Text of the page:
Using Schemata in Education

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  • 0:01 Learning
  • 0:58 Schema
  • 2:13 Schemata in Education
  • 5:12 Lesson Summary
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Lesson Transcript
Instructor: Natalie Boyd

Natalie is a teacher and holds an MA in English Education and is in progress on her PhD in psychology.

Think about all the things that you know about. In this lesson, we'll examine schemata, or ideas about things that you know, and how they relate to education, including what teachers should do to use schemata with their students.

Learning

John loves to learn new things. He's fascinated by the world around him and is constantly trying to figure out things. His mom loves to watch him solve puzzles or learn new things.

Learning is the process of acquiring new knowledge or skills. People do this naturally. Take John: he learns new things all the time in very natural ways. For example, he has noticed that the leaves on the trees in his backyard change color and fall off in the autumn. Just by looking around, he's learned something new about trees and the fall season.

But learning can also be taught. For example, when John goes to school, his teachers explain new things to him. They help him realize that not all trees have leaves that change color.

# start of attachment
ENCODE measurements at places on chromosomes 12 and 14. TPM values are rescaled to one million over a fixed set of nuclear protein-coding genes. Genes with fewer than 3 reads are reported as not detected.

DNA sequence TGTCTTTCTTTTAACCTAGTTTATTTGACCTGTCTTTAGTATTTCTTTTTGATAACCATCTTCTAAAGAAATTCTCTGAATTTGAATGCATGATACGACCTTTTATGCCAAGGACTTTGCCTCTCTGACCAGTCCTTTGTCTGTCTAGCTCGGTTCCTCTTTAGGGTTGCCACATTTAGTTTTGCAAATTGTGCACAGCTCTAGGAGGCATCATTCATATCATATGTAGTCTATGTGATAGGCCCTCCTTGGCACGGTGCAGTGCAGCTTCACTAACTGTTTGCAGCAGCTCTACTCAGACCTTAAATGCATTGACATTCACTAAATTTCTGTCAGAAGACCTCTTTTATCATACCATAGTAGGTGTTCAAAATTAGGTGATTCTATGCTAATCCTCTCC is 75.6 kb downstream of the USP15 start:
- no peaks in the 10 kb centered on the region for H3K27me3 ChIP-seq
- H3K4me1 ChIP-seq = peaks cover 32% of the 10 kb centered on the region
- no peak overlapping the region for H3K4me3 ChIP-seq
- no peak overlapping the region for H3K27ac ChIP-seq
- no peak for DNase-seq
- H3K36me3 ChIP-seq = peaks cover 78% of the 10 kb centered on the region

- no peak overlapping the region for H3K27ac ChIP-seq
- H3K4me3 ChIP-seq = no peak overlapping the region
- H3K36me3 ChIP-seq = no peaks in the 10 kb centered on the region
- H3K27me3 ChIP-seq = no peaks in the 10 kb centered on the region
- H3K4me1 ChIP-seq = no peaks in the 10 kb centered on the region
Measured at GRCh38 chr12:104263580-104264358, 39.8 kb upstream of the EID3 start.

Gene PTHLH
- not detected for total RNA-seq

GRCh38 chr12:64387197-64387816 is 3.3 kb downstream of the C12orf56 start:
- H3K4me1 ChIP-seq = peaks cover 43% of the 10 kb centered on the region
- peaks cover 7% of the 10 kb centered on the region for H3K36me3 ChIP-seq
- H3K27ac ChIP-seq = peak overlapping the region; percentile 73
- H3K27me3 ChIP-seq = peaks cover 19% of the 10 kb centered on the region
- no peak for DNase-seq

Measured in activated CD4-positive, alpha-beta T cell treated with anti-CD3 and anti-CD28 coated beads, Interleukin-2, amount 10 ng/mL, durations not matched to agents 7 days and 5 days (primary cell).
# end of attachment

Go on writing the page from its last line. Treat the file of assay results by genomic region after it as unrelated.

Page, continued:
How can teachers teach students like John the best way possible? Let's look at the use of schemata in education, and how it can impact student learning.

Schema

Learning shapes the way we understand the world around us. John has learned that the leaves change color in the fall, which helps him understand that when the leaves are bright orange, it's fall.

A schema (whose plural form is schemata) is a general idea about something. For example, when John understands that leaves change color in the fall, he has a schema about leaves and fall.

Learning involves forming schemata. When John learns that white and red make pink, or that houses have windows and doors and roofs, he is forming schemata.

But learning also involves revising our schemata. For example, when John was very little, his next door neighbor had a dog. John formed a schema about animals: 4-legged, furry animals are called dogs, like his neighbor's dog.

Then, one day, John and his mother were visiting a friend and John saw a 4-legged furry animal. 'Dog!' he said.

'No,' John's mother said, 'that's a cat.'

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